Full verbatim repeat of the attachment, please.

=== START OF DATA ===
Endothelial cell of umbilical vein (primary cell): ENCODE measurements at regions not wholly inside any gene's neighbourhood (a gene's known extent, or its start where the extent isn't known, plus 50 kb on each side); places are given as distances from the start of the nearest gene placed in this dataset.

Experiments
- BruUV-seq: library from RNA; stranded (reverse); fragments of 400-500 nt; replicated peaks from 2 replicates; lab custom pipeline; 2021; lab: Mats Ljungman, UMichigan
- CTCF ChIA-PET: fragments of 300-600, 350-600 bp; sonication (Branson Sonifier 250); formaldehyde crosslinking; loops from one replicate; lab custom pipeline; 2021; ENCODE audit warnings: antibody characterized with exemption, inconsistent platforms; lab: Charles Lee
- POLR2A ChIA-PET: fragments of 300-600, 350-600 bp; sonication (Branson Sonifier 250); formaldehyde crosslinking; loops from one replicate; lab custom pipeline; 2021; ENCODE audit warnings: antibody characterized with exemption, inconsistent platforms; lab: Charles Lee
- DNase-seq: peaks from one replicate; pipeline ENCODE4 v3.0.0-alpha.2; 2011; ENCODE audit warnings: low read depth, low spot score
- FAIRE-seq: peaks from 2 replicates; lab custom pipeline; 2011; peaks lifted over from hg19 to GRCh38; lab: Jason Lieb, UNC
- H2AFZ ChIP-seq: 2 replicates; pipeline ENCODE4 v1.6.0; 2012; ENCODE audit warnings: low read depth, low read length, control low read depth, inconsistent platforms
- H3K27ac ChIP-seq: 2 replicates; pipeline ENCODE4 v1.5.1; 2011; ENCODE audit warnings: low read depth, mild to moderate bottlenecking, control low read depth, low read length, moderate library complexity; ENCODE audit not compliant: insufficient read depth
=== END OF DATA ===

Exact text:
Endothelial cell of umbilical vein (primary cell): ENCODE measurements at regions not wholly inside any gene's neighbourhood (a gene's known extent, or its start where the extent isn't known, plus 50 kb on each side); places are given as distances from the start of the nearest gene placed in this dataset.

Experiments
- BruUV-seq: library from RNA; stranded (reverse); fragments of 400-500 nt; replicated peaks from 2 replicates; lab custom pipeline; 2021; lab: Mats Ljungman, UMichigan
- CTCF ChIA-PET: fragments of 300-600, 350-600 bp; sonication (Branson Sonifier 250); formaldehyde crosslinking; loops from one replicate; lab custom pipeline; 2021; ENCODE audit warnings: antibody characterized with exemption, inconsistent platforms; lab: Charles Lee
- POLR2A ChIA-PET: fragments of 300-600, 350-600 bp; sonication (Branson Sonifier 250); formaldehyde crosslinking; loops from one replicate; lab custom pipeline; 2021; ENCODE audit warnings: antibody characterized with exemption, inconsistent platforms; lab: Charles Lee
- DNase-seq: peaks from one replicate; pipeline ENCODE4 v3.0.0-alpha.2; 2011; ENCODE audit warnings: low read depth, low spot score
- FAIRE-seq: peaks from 2 replicates; lab custom pipeline; 2011; peaks lifted over from hg19 to GRCh38; lab: Jason Lieb, UNC
- H2AFZ ChIP-seq: 2 replicates; pipeline ENCODE4 v1.6.0; 2012; ENCODE audit warnings: low read depth, low read length, control low read depth, inconsistent platforms
- H3K27ac ChIP-seq: 2 replicates; pipeline ENCODE4 v1.5.1; 2011; ENCODE audit warnings: low read depth, mild to moderate bottlenecking, control low read depth, low read length, moderate library complexity; ENCODE audit not compliant: insufficient read depth